Lung cancer is characterized by a tremendously high mortality rate and a low 5-year survival rate when diagnosed at a late stage. Early diagnosis of lung cancer drastically reduces its mortality rate and improves survival. Exhaled breath analysis could offer a tool to clinicians to improve the ability to detect lung cancer at an early stage, thus leading to a reduction in the associated survival rate. In this paper, we present an electronic nose for the automatic analysis of exhaled breath. A total of five a-specific gas sensors were embedded in the electronic nose, making it sensitive to different volatile organic compounds (VOCs) contained in exhaled breath. Nine features were extracted from each gas sensor response to exhaled breath, identifying the subject breathprint. We tested the electronic nose on a cohort of 80 subjects, equally split between lung cancer and at-risk control subjects. Including gas sensor features and clinical features in a classification model, recall, precision, and accuracy of 78%, 80%, and 77% were reached using a fourfold cross-validation approach. The addition of other a-specific gas sensors, or of sensors specific to certain compounds, could improve the classification accuracy, therefore allowing for the development of a clinical tool to be integrated in the clinical pipeline for exhaled breath analysis and lung cancer early diagnosis.

MOS Sensors Array for the Discrimination of Lung Cancer and At-Risk Subjects With Exhaled Breath Analysis

Marzorati D.;Mainardi L.;Cerveri P.
2021

Abstract

Lung cancer is characterized by a tremendously high mortality rate and a low 5-year survival rate when diagnosed at a late stage. Early diagnosis of lung cancer drastically reduces its mortality rate and improves survival. Exhaled breath analysis could offer a tool to clinicians to improve the ability to detect lung cancer at an early stage, thus leading to a reduction in the associated survival rate. In this paper, we present an electronic nose for the automatic analysis of exhaled breath. A total of five a-specific gas sensors were embedded in the electronic nose, making it sensitive to different volatile organic compounds (VOCs) contained in exhaled breath. Nine features were extracted from each gas sensor response to exhaled breath, identifying the subject breathprint. We tested the electronic nose on a cohort of 80 subjects, equally split between lung cancer and at-risk control subjects. Including gas sensor features and clinical features in a classification model, recall, precision, and accuracy of 78%, 80%, and 77% were reached using a fourfold cross-validation approach. The addition of other a-specific gas sensors, or of sensors specific to certain compounds, could improve the classification accuracy, therefore allowing for the development of a clinical tool to be integrated in the clinical pipeline for exhaled breath analysis and lung cancer early diagnosis.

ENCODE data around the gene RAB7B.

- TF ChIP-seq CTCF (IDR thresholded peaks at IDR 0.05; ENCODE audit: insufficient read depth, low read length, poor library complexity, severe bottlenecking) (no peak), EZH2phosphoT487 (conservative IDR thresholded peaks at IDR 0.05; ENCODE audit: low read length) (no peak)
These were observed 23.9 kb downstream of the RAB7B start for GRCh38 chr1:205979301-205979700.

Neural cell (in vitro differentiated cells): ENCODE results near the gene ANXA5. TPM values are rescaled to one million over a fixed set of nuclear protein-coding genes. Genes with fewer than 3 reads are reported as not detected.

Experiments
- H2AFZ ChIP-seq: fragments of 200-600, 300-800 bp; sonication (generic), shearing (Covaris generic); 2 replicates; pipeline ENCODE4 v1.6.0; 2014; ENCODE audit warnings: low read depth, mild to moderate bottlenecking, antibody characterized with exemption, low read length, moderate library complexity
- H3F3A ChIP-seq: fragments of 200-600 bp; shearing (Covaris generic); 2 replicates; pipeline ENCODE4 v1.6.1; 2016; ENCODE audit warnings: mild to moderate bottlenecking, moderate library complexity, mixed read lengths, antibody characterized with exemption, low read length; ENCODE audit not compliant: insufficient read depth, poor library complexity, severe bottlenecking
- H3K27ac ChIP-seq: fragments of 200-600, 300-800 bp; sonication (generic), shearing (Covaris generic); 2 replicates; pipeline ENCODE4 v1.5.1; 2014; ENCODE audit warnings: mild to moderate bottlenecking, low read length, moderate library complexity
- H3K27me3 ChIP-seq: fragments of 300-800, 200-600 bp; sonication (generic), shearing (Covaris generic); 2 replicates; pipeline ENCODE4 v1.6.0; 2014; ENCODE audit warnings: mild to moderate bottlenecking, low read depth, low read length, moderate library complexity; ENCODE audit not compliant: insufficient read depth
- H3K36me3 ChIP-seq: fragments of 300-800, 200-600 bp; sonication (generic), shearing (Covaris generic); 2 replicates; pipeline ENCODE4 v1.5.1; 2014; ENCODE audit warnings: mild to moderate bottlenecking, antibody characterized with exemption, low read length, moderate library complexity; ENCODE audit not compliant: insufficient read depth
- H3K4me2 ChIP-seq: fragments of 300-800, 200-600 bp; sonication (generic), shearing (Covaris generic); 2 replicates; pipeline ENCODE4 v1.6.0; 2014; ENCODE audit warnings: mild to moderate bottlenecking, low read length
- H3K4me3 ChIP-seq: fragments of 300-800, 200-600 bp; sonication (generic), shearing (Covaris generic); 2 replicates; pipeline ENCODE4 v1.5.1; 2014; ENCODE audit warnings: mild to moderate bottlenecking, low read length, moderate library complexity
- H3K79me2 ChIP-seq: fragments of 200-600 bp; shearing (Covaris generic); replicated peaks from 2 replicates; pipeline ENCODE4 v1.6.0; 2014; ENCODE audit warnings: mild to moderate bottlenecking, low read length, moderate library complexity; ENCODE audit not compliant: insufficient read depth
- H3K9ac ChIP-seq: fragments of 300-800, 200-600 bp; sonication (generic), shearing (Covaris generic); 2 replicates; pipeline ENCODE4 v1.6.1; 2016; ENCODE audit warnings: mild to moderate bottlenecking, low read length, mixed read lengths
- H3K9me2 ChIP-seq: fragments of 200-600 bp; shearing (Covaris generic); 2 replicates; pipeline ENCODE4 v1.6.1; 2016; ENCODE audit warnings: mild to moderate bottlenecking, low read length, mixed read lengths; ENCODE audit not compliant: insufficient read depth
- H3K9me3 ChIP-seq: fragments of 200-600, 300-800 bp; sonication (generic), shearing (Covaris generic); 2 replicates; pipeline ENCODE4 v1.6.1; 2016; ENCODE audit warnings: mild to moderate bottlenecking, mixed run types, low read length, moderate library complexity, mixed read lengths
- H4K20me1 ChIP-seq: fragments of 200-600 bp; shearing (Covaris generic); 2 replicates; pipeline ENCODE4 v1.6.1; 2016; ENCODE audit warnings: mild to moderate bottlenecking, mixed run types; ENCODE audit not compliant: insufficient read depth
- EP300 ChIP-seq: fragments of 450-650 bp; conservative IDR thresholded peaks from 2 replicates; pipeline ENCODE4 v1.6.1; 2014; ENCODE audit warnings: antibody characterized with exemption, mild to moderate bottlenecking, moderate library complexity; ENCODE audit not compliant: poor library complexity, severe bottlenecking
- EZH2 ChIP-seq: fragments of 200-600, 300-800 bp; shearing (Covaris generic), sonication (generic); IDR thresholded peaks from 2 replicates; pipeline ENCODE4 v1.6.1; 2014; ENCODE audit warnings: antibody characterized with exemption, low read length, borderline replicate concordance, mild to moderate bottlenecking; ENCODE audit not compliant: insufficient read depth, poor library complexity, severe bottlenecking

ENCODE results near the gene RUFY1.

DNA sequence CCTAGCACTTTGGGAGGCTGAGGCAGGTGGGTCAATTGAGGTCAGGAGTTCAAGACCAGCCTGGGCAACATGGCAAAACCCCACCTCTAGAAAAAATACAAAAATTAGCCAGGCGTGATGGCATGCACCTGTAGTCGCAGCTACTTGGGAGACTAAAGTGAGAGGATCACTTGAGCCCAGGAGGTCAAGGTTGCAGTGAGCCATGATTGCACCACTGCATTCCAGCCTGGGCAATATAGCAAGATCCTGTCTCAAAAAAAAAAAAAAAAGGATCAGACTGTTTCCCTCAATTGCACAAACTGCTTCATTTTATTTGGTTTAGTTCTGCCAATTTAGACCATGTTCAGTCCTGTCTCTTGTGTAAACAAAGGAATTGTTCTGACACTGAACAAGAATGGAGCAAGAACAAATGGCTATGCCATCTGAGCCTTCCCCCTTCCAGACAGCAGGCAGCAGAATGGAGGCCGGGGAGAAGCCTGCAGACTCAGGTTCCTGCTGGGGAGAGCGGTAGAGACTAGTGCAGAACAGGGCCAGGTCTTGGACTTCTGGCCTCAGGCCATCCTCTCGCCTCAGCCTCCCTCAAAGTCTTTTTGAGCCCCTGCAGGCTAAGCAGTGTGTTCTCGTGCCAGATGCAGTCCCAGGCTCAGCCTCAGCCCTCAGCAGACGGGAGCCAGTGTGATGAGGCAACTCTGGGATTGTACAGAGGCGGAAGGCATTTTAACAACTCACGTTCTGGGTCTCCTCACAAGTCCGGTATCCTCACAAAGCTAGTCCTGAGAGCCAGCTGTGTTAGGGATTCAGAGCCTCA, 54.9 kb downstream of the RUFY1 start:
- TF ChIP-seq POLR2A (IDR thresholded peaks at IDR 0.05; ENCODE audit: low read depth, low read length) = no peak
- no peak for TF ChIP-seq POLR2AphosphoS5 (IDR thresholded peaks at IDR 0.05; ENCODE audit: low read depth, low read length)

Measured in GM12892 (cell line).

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Utilizza questo identificativo per citare o creare un link a questo documento: http://hdl.handle.net/11311/1183203
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